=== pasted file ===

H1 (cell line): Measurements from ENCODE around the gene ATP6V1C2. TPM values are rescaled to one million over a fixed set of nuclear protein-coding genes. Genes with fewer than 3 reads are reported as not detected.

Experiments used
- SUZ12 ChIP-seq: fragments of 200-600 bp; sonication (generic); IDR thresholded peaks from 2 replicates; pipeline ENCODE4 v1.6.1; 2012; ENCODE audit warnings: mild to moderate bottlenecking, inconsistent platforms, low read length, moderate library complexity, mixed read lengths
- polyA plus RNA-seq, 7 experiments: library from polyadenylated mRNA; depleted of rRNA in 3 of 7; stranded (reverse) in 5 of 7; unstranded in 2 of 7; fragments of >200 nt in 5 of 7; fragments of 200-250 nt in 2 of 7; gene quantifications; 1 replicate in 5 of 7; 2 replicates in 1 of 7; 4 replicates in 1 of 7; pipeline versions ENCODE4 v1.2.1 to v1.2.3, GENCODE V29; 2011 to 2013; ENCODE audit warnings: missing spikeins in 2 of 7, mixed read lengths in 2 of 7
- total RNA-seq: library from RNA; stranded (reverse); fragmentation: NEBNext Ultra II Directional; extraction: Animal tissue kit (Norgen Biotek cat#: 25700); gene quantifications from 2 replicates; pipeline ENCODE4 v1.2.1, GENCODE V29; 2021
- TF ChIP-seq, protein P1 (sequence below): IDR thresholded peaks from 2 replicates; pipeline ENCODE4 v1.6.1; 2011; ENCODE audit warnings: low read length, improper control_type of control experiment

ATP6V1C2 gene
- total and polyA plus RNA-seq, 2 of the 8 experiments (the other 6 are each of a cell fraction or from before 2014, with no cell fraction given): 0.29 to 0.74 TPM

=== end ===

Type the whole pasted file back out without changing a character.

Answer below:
H1 (cell line): Measurements from ENCODE around the gene ATP6V1C2. TPM values are rescaled to one million over a fixed set of nuclear protein-coding genes. Genes with fewer than 3 reads are reported as not detected.

Experiments used
- SUZ12 ChIP-seq: fragments of 200-600 bp; sonication (generic); IDR thresholded peaks from 2 replicates; pipeline ENCODE4 v1.6.1; 2012; ENCODE audit warnings: mild to moderate bottlenecking, inconsistent platforms, low read length, moderate library complexity, mixed read lengths
- polyA plus RNA-seq, 7 experiments: library from polyadenylated mRNA; depleted of rRNA in 3 of 7; stranded (reverse) in 5 of 7; unstranded in 2 of 7; fragments of >200 nt in 5 of 7; fragments of 200-250 nt in 2 of 7; gene quantifications; 1 replicate in 5 of 7; 2 replicates in 1 of 7; 4 replicates in 1 of 7; pipeline versions ENCODE4 v1.2.1 to v1.2.3, GENCODE V29; 2011 to 2013; ENCODE audit warnings: missing spikeins in 2 of 7, mixed read lengths in 2 of 7
- total RNA-seq: library from RNA; stranded (reverse); fragmentation: NEBNext Ultra II Directional; extraction: Animal tissue kit (Norgen Biotek cat#: 25700); gene quantifications from 2 replicates; pipeline ENCODE4 v1.2.1, GENCODE V29; 2021
- TF ChIP-seq, protein P1 (sequence below): IDR thresholded peaks from 2 replicates; pipeline ENCODE4 v1.6.1; 2011; ENCODE audit warnings: low read length, improper control_type of control experiment

ATP6V1C2 gene
- total and polyA plus RNA-seq, 2 of the 8 experiments (the other 6 are each of a cell fraction or from before 2014, with no cell fraction given): 0.29 to 0.74 TPM